At best go private at worst go back to SUNW as a stock ticker.
Focus absolutely all of innovation efforts on a new core value proposition – The Storage Is The Computer. The Network used to be the computer, but now its the storage. Everything runs on everything. What matters is how fast you get to the bits and how flexibly you can work with them. That is why FOX and wikimedia have recently made major purchases of Sun gear. Data is like wine, Apps are like fish. I was very impressed to see this new Sun data erasure service – I can imagine some financial services companies are desperate to remove any data they aren’t legally obliged to hold at this point…
Put Marten Mickos in charge of the new app platform group, with Anil Gadre as consigliere. Sun acquired MySQL for a reason- and Mickos was a big part of it. Anil’s background for the last many years has been marketing. But APM needs to be about sales execution and hardcore operational rigour.
Go balls out for WebSphere, WebSphere and Oracle database offload. Budgets are getting slashed next year. Currently the enterprise really doesn’t have many options in that regard. Glassfish works. MySQL is a great bucket of bits. Partner closely with GreenPlum and Terracotta here. Does MySQL compete with Oracle as an OLTP engine? No. Are thousands of Oracle sticking data in Oracle as a matter of course when they could just be using a bucket of bits. Absolutely. And don’t even get me started on companies thinking the only possible app platform is a JEE server from IBM or Oracle. If its not EJB run it somewhere else. Use Tomcat or whatever- or maybe Glassfish
Don’t worry about pissing off Oracle- it leads with Linux and has done for years.
If you love something, set it free. I wll just quote Tim here:
As for Sun’s role as Steward of Java, and in particular the Java Community Process, let it go already. Java has mostly won and is mostly the establishment, and the community is smart and conservative enough to keep anyone from doing what Microsoft tried last millennium, or in any other way to subvert Java’s interoperability. In 2008, the JCP is costing Sun opportunities and friends and gaining us very little that I can see.
So I’d like Sun to set the JCP free, turn it over to the community, and when we develop some cool Java-based technology in-house, take it to market, try to make some money with it, and after it’s caught on and the bugs are shaken out, consider whether or not it ought to be taken to the JCP.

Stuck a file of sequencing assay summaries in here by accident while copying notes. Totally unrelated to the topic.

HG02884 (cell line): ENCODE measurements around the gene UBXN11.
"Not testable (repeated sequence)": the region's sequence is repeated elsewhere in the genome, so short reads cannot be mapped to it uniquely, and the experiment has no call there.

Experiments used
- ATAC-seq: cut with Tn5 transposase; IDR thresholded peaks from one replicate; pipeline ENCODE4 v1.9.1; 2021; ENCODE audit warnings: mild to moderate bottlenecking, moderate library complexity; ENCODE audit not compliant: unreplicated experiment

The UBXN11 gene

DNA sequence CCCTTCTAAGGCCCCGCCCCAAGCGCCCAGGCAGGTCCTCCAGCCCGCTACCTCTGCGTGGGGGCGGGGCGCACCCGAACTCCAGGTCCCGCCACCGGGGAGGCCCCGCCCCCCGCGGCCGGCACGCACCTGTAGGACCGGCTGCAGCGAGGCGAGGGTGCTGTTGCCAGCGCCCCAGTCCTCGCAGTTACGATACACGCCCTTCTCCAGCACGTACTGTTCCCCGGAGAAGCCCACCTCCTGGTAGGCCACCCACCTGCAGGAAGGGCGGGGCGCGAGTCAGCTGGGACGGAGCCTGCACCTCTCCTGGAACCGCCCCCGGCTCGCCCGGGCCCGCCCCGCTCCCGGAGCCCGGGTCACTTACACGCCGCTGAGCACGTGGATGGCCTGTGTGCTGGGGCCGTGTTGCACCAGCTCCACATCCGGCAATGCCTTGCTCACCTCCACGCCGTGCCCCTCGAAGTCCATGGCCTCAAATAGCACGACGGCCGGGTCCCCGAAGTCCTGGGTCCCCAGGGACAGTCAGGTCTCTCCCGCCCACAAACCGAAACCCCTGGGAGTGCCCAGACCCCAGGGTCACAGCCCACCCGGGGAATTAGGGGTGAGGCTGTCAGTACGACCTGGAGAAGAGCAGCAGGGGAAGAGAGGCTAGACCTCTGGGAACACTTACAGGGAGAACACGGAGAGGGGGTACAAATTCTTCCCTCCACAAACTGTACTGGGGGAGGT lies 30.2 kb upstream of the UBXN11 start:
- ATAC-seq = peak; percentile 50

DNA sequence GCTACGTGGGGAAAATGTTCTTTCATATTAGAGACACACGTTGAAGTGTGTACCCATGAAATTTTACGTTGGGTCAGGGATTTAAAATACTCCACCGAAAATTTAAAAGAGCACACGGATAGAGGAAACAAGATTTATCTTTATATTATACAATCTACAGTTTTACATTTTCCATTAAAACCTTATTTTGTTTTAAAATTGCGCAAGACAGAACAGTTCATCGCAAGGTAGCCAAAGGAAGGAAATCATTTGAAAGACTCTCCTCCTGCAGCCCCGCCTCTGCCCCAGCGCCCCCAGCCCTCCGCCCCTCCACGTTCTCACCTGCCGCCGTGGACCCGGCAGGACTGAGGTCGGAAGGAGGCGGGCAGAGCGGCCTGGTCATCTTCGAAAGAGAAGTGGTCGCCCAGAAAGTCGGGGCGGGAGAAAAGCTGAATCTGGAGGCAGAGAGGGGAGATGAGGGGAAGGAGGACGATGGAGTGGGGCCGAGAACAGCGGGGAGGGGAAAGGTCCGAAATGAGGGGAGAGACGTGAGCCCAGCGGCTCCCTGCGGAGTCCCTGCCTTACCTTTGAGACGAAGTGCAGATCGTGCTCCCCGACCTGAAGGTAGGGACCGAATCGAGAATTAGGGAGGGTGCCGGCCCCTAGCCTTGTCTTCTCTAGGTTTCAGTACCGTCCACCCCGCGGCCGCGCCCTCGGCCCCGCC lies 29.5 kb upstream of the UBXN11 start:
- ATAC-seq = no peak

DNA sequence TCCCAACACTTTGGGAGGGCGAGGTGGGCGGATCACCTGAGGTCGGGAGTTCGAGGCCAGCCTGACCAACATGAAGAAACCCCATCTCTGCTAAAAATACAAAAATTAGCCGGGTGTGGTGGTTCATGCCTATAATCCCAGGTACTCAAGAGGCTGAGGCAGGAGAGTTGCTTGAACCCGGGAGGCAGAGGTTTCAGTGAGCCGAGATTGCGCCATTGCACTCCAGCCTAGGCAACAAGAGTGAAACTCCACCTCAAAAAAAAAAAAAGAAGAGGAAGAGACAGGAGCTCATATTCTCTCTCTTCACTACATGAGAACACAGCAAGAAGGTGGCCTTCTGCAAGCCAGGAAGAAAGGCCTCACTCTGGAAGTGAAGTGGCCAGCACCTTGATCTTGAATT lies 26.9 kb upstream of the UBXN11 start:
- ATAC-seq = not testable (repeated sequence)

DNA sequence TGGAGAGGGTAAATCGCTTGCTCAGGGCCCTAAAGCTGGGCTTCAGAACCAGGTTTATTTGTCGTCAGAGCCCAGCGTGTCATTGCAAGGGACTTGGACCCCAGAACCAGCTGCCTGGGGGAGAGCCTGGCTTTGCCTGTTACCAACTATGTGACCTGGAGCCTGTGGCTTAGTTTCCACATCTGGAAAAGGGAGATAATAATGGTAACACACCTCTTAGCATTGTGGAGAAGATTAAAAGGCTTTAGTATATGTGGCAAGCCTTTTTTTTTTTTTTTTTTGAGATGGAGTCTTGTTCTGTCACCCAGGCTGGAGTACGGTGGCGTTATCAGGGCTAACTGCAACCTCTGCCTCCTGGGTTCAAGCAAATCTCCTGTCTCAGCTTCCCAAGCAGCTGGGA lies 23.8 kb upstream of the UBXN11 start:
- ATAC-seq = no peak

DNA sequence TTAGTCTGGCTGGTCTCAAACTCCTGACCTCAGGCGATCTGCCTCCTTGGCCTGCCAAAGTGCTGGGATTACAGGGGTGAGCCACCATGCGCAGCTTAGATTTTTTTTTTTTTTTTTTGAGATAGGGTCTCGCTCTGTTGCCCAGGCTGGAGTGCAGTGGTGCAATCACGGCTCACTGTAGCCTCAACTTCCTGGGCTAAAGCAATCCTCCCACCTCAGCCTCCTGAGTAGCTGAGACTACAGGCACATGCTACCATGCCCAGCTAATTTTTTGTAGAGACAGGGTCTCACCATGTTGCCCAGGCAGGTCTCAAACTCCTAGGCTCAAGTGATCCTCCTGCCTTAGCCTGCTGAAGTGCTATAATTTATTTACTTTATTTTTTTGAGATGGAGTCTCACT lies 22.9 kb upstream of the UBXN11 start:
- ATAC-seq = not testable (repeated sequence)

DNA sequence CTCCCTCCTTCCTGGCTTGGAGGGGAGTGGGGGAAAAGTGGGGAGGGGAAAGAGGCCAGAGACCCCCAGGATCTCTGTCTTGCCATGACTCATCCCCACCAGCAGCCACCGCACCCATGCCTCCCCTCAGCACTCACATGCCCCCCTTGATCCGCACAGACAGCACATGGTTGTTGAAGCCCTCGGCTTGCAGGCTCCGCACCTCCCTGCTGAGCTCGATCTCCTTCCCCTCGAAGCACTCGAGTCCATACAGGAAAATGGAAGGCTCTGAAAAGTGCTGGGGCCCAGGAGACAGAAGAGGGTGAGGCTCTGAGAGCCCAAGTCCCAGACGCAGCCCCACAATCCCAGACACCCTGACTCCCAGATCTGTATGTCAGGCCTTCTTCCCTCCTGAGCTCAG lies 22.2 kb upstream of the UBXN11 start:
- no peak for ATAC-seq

I disagree somewhat with Tim about the sales force. It should be selling more effectively than it is. Then again it could be the sales force is addicted to the margins of the old legacy products (the very problem which led StorageTek into Sun’s arms).
Get behind Sun Ray. Market the hell out of it. It works. Not as a Microsoft replacement, but as part of a secure enterprise infrastructure, delivering Microsoft Office as a managed service. The pull through there is with Identity, another Sun software bright spot.
Bill Joy was wrong. Innovation doesn’t happen elsewhere. It happens at Sun. The portfolio is in better shape than ever. The retooling of a tired mess into a clean and solid portfolio is complete. I was therefore surprised at this story by Dawn Kawamoto on CNET last week. Quoting an unnamed investment bank source that Sun’s “lack of product innovation is hurting them”. Then quoting an unnamed private equity player… Let me just say – it is really not such a journalistic challenge to get on the record negative comments about Sun right now.
Say what you like about Jonathan – the portfolio overhaul has been a success. There is the small matter of being able to collaborate effectively with Intel and Microsoft. But it all comes down to making money and selling stuff, not building slick products.
[update: I forgot to say. Get behind Hudson is a big way. Developers really like it. It just works. It makes managing your builds a relatively painless experience. It is even, dare I say it, "pretty" - at least that was the adjective Dan McWeeney from Adobe used for it when he demoed it to me]. Oh yeah – and the server tweets too, with a check box, which just has to be a good thing…]
disclosure: IBM is a client. Sun is a client. Terracotta is a client. GreenPlum has been a client and will be again. Jonathan Schwartz is a friend of mine.